July 26, 2006 4:00 AM PDT

FAQ: Behind the stock options uproar

The tech industry's stock option backdating scandal appears to be gathering steam.

Last week, federal investigators announced criminal charges against former executives of Brocade Communications Systems, and they're hinting that more cases may be on the way. Meanwhile, Silicon Valley's top lawyers are scrambling to assuage their clients' fears, and the U.S. Security and Exchange Commission has said that the investigation will expand beyond technology companies to other publicly traded outfits. Already, some companies have begun restating years worth of financial results.

To try to answer some questions about what's going on, CNET News.com has compiled the following list of frequently asked questions.

Q: What is stock option backdating?
Backdating, which refers to the practice of altering the dates of grants, is a way for employees of a company to make additional money from stock options. While it's not necessarily illegal, in many cases it could be.

Q: Which companies are under investigation?
The Securities and Exchange Commission said last week that at least 80 companies are the subject of a probe.

Also, some companies have independently confirmed that they've been contacted by federal investigators. Those include Altera, Applied Micro Circuits, Asyst Technologies, CNET Networks (publisher of CNET News.com), Equinix, Foundry Networks, Intuit, Marvell Technology Group, RSA Security and VeriSign. In addition, other companies, such as Apple Computer and The Cheesecake Factory have announced their own, preemptive investigations.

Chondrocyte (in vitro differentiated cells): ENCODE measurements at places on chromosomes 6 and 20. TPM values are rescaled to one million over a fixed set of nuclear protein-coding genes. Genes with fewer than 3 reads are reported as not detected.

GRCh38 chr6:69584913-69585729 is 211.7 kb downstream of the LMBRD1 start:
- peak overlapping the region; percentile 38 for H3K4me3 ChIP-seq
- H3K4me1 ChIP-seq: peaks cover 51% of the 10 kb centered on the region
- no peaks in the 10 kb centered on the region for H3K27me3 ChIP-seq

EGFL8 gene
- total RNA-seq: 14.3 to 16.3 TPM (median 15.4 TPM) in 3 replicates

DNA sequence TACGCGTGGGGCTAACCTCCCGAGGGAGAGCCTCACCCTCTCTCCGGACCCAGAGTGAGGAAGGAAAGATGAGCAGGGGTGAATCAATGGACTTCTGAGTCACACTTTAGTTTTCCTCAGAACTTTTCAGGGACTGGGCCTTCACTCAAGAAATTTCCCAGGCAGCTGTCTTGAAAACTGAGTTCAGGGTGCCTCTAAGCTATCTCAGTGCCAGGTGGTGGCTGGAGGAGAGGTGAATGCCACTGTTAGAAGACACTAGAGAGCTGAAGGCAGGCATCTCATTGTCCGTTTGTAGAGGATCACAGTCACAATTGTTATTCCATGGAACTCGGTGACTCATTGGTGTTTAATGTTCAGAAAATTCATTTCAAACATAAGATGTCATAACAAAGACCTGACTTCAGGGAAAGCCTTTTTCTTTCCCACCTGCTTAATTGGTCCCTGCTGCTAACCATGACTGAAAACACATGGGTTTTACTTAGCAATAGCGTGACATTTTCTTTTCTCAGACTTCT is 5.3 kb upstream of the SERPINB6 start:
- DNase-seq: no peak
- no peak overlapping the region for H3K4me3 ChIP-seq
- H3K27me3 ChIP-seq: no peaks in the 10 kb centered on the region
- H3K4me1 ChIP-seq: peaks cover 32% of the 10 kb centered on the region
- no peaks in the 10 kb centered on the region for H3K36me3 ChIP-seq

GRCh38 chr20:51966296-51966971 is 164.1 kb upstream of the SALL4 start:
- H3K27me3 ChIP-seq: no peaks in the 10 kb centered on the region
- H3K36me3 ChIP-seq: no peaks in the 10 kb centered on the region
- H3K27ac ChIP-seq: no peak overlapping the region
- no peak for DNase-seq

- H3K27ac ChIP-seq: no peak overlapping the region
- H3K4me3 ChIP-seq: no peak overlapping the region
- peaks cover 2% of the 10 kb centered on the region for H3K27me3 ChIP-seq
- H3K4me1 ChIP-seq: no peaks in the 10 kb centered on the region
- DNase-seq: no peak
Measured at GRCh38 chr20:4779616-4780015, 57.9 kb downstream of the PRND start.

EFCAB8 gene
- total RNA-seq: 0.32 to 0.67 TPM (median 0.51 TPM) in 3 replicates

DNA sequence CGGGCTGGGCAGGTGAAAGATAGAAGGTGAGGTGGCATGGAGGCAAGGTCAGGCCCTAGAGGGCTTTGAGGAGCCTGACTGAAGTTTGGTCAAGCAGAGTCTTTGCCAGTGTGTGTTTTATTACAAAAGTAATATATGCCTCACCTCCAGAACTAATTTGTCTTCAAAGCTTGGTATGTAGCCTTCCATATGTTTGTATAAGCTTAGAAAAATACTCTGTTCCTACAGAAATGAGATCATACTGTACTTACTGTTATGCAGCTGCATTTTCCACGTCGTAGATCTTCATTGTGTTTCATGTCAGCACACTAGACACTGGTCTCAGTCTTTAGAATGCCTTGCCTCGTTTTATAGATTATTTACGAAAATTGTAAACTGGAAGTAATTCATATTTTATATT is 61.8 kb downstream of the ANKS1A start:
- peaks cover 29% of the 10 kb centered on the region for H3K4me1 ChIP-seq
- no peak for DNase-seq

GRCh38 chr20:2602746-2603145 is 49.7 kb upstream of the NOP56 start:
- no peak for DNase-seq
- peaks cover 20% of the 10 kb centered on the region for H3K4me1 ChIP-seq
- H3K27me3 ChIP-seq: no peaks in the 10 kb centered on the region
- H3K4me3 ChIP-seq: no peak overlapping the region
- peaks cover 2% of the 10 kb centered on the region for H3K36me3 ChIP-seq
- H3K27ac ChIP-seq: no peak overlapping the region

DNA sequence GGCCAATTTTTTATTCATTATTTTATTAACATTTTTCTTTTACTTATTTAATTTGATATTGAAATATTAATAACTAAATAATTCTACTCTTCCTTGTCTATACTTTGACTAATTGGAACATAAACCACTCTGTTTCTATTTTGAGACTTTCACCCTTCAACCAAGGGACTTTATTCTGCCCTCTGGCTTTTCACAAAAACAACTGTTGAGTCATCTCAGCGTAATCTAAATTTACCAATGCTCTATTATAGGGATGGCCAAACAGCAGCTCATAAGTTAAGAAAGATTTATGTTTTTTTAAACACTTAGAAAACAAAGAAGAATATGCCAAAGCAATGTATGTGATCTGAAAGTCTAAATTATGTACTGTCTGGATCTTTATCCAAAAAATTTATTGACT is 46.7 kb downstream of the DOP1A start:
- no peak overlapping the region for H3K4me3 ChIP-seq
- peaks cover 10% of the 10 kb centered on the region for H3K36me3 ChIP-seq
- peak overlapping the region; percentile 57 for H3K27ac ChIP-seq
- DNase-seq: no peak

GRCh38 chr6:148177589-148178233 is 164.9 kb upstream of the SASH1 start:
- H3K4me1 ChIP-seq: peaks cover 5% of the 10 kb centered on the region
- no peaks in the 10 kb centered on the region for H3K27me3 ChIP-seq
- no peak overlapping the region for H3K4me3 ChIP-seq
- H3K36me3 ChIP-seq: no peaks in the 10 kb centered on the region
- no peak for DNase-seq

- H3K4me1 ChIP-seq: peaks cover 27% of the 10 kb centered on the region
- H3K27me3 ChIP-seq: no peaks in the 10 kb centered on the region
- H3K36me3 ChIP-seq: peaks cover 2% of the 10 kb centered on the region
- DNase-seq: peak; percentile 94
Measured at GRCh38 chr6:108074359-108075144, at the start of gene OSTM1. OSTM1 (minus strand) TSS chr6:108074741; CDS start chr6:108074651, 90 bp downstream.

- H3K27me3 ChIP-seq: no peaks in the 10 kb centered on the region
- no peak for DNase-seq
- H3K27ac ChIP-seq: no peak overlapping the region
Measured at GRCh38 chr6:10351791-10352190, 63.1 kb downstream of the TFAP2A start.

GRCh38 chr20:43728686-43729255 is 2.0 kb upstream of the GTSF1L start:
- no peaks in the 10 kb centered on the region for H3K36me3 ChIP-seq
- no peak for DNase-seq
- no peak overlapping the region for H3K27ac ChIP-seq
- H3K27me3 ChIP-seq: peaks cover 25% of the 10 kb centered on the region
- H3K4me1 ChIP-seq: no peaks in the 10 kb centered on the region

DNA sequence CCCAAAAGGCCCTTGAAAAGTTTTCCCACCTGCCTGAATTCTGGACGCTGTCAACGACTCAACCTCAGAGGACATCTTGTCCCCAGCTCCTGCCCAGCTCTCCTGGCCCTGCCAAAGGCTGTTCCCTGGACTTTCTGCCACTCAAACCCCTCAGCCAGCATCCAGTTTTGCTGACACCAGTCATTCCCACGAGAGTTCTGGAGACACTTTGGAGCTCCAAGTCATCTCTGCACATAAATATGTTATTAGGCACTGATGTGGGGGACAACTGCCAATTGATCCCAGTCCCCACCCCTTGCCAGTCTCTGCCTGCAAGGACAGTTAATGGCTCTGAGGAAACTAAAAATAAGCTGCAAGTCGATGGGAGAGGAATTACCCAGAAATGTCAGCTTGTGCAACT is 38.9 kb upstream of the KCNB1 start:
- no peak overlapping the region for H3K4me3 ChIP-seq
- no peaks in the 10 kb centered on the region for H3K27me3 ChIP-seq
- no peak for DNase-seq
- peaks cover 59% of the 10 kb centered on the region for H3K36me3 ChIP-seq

Q: How do stock options work?
Stock options give the recipient the right to buy a share of a company's stock at a price called the strike price, which is equal to the value of the stock on a certain date. If, for example, the strike price is $10 and the shares now trade at $15, each option would be worth $5. (The options would be worthless if the stock fell to, say, $7.)

Think of options as coupons you can sell. If you have a coupon to buy a Ferrari for $110,000, and the market price of the car is $120,000, your coupon is worth $10,000. But if you're lucky enough to have a coupon that lets you buy a Ferrari for a mere $50,000, your piece of paper would have a far more handsome market value of $70,000.

The same goes for stock options. If an executive is able to change the grant date of an option retroactively--for instance, to when the stock was trading at a lower price--the options become more lucrative. That's what some corporations allegedly did.

Stock options by themselves are not problematic or controversial. They're a way to recruit and retain good employees, and they tend to align employees' interests with those of shareholders. Millions of Americans hold stock options. What's at issue here is whether some top executives--typically CEOs--committed fraud when obtaining them.

Q: How widespread is the practice of backdating?
Nobody knows for sure. One method academics have used to measure the pervasiveness of backdating is to review stock option grants to executives to see if an unusual number are clustered around dates when the stock is trading at a low value. Then, when the stock increases, the executives benefit.

Q: What has this technique shown?
Erik Lie, a finance professor at the University of Iowa's College of Business, has evaluated thousands of option grants and found that it was statistically improbable for them not to have been backdated at many companies.

A paper (click for PDF) that Lie and Randall Heron, an associate professor at Indiana University's business school, published on July 14 estimates that 18.9 percent of unscheduled grants to top executives from 1996 through 2005 were backdated or manipulated. The pair estimates that 29.2 percent of firms manipulated grants to top executives at some point between 1996 and 2005.